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Mississippi Adds, Alabama Strengthens the Constitutional Right to Hunt

With backing by the NRA, making hunting a constitutionally protected right has become increasingly popular in the past decade.

The first state to add a right to hunt to its constitution was Vermont in 1777.
Voters in Mississippi overwhelmingly favored adding a right to hunt and fish to the state’s constitution, while Alabama voters approved a measure strengthening their existing amendment. 

Mississippi became the 18th state with a constitutional right to hunt and fish, capturing about 87 percent of the vote. Alabama voters blessed a stronger right to hunt with about 80 percent of the vote.

Such amendments have become increasingly popular in the last decade, helped along by the National Rifle Association, which makes yearly pushes it considers winnable. The group’s objective is to preempt future regulation against hunting and also establish it as the “preferred” means of wildlife population control, as opposed to special forms of contraception and other methods of thinning out herds.  

Alabama’s amendment didn’t previously include language making hunting the “preferred means of managing and controlling wildlife.” Mississippi’s does from the outset.

Both amendments would be subject to “reasonable regulations” that promote wildlife conservation, but animal welfare groups worry that they’ll make it far more difficult to regulate future practices that are found inhumane. Gun advocates view their opposition as a poorly veiled desire to ultimately displace hunting as a major population control policy, and in fact groups like the Humane Society support research into vaccines for animals that act as contraceptives. 

Some of the more highly publicized initiatives from animal welfare groups in recent years include efforts to ban dove hunting, campaigns to prohibit lead bullets, challenges to bear hunting and initiatives to ban certain forms of trapping. The fear among animal welfare groups is that “right to hunt” amendments jeopardize those efforts by leaving them vulnerable to legal challenges.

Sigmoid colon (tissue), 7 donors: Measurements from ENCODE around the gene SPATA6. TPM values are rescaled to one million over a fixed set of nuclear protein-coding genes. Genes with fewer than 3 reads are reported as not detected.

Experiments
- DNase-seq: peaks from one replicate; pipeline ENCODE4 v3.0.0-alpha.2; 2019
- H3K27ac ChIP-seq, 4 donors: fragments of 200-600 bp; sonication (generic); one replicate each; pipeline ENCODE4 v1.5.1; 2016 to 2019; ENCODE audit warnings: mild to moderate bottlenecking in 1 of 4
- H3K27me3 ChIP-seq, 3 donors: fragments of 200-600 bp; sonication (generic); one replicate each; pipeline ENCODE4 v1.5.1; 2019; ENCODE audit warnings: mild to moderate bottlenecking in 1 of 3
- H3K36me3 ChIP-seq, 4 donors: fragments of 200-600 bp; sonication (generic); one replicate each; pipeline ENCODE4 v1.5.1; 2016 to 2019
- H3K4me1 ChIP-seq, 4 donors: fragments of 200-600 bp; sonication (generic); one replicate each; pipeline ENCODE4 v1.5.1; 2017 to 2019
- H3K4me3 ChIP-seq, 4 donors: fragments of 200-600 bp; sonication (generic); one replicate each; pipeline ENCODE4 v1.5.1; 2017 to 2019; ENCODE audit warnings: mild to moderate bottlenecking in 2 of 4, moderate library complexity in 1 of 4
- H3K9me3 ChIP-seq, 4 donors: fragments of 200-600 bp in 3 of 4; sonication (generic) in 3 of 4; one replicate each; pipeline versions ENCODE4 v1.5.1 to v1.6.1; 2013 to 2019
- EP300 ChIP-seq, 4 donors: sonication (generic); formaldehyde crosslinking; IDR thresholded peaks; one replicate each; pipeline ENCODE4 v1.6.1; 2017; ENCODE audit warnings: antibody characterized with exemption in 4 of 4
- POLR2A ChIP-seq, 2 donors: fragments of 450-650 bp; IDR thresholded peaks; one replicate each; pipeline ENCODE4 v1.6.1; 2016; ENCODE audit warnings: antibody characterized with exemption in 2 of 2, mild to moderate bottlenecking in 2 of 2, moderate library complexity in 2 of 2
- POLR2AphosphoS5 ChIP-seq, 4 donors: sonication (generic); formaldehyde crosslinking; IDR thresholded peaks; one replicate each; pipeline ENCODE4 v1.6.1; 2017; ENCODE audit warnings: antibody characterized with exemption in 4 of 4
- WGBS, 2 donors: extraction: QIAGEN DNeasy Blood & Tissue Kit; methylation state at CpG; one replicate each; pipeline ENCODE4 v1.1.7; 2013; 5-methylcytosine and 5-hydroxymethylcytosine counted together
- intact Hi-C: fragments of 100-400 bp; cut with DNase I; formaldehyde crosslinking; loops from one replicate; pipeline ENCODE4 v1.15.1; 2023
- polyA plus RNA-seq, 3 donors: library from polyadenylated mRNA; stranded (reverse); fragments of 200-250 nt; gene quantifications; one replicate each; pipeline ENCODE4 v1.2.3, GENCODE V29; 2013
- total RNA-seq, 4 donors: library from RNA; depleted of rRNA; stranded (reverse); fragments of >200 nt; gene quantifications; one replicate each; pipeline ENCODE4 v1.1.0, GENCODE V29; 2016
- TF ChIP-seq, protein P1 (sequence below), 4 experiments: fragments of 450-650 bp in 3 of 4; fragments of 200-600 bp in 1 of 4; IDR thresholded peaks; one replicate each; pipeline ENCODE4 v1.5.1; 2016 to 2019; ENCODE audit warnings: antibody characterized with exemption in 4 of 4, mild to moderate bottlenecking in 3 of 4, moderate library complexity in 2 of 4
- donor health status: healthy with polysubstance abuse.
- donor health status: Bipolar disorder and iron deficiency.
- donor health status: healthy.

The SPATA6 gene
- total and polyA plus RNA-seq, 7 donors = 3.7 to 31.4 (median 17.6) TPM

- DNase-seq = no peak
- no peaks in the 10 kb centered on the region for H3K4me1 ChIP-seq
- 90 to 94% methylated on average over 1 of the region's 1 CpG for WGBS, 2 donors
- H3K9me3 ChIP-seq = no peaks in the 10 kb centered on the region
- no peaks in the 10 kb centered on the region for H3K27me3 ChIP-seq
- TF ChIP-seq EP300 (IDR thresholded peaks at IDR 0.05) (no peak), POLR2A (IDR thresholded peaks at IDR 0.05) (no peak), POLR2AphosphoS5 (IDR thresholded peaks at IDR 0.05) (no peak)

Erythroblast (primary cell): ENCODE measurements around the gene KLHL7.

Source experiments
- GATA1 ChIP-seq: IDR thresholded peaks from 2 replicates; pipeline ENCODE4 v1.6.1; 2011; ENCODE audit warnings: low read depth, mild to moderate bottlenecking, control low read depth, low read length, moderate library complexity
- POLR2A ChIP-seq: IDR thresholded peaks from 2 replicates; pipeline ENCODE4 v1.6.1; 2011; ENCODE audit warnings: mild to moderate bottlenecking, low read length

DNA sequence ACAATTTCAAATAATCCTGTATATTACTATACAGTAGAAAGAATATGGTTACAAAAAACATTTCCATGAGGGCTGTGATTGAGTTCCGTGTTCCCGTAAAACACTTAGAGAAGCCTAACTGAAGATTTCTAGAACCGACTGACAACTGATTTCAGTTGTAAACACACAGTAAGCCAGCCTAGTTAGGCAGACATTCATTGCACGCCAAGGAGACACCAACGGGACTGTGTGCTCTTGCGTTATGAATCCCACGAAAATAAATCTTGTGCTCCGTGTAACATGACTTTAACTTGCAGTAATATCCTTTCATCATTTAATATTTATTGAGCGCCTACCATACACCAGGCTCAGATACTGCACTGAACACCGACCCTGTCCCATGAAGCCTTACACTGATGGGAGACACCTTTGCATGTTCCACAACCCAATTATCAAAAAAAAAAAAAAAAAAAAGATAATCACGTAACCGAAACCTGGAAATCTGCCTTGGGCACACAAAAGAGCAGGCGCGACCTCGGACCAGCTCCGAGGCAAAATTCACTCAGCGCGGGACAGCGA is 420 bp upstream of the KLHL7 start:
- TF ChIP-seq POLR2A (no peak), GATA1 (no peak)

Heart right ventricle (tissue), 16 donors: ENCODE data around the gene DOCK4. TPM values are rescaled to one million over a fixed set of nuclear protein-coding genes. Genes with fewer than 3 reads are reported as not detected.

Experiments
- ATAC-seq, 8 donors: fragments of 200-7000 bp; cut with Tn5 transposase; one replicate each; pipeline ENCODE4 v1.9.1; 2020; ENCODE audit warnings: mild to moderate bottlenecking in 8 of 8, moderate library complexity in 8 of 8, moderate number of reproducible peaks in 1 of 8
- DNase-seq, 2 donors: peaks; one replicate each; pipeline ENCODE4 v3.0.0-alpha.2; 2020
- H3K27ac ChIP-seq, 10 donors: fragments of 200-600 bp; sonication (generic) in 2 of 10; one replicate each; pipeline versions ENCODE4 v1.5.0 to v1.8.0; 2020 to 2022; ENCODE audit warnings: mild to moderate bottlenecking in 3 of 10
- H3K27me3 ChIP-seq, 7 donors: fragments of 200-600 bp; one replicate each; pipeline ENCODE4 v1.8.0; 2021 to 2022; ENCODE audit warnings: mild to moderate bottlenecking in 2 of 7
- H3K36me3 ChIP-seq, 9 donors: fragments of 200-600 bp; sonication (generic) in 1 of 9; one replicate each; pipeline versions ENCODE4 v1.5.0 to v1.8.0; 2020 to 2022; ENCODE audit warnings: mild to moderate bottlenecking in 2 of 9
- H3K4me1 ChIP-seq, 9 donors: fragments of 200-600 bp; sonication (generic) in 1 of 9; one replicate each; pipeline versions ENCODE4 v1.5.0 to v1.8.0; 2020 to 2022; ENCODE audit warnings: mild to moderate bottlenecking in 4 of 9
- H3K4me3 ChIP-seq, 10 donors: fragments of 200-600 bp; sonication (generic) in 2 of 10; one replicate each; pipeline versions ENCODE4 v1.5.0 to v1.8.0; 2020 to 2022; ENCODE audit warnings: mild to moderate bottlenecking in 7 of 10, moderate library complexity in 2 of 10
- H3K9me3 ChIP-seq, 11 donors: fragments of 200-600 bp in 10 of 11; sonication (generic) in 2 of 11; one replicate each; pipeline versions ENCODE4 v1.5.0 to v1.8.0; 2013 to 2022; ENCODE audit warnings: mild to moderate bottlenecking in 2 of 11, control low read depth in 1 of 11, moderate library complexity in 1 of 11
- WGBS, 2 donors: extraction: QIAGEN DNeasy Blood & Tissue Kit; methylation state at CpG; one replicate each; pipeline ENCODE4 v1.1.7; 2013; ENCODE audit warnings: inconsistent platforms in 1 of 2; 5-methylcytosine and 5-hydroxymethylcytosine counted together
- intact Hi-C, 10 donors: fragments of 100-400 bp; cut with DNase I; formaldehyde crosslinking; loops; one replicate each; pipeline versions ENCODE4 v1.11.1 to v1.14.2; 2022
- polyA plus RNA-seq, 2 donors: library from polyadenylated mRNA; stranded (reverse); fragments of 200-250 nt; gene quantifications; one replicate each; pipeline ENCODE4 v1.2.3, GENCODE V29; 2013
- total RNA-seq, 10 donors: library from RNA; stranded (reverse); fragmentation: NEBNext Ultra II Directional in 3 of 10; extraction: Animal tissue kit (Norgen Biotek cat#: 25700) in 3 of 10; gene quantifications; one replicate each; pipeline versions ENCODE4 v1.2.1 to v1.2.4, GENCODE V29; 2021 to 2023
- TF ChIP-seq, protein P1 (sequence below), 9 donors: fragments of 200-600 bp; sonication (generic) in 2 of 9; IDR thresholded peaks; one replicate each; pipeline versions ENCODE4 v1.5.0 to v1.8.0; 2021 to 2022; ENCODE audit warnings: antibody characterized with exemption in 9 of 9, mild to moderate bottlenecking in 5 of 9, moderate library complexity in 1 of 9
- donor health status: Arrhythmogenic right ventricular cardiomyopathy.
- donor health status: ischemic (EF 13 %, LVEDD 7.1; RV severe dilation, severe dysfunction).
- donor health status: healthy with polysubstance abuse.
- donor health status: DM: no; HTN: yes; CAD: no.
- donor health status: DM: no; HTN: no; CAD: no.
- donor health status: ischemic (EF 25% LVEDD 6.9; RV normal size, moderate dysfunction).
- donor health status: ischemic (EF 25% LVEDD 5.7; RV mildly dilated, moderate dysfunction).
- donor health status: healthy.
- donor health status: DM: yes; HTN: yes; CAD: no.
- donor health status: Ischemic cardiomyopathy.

Establishing a right to hunt is an old idea. Vermont first did it in 1777, but the wording didn’t go as far as Alabama, Mississippi, or other recent additions, which have mostly come over the past 14 years in the South and West, but some Midwestern states have also passed such amendments. Other states, such as New Hampshire and Florida, have statutory protections but not constitutional ones. 

The only recent loss at the ballot box for the NRA came in Arizona in 2010. Since then bills have appeared in Indiana, Michigan, Missouri, New Jersey, New York, Pennsylvania and West Virginia, according to the National Conference of State Legislatures. But they haven’t passed and in fact haven’t advanced out of committees in most cases, which underscores that winning outside the South and more gun-friendly western states will be challenging. 

The group maintains a 90-percent winning percentage and says it isn’t involved in every bill that appears in a statehouse. The group plans to continue pushing for bills to launch constitutional amendments or do so through the initiative process, said Lacey Biles, the NRA’s deputy director of state and local affairs.

Chris covers health care for GOVERNING. An Ohio native with an interest in education, he set out for New Orleans with Teach For America after finishing a degree at Ohio University’s E.W. Scripps School of Journalism. He later covered government and politics at the Savannah Morning News and its South Carolina paper. He most recently covered North Carolina’s 2013 legislative session for the Associated Press.
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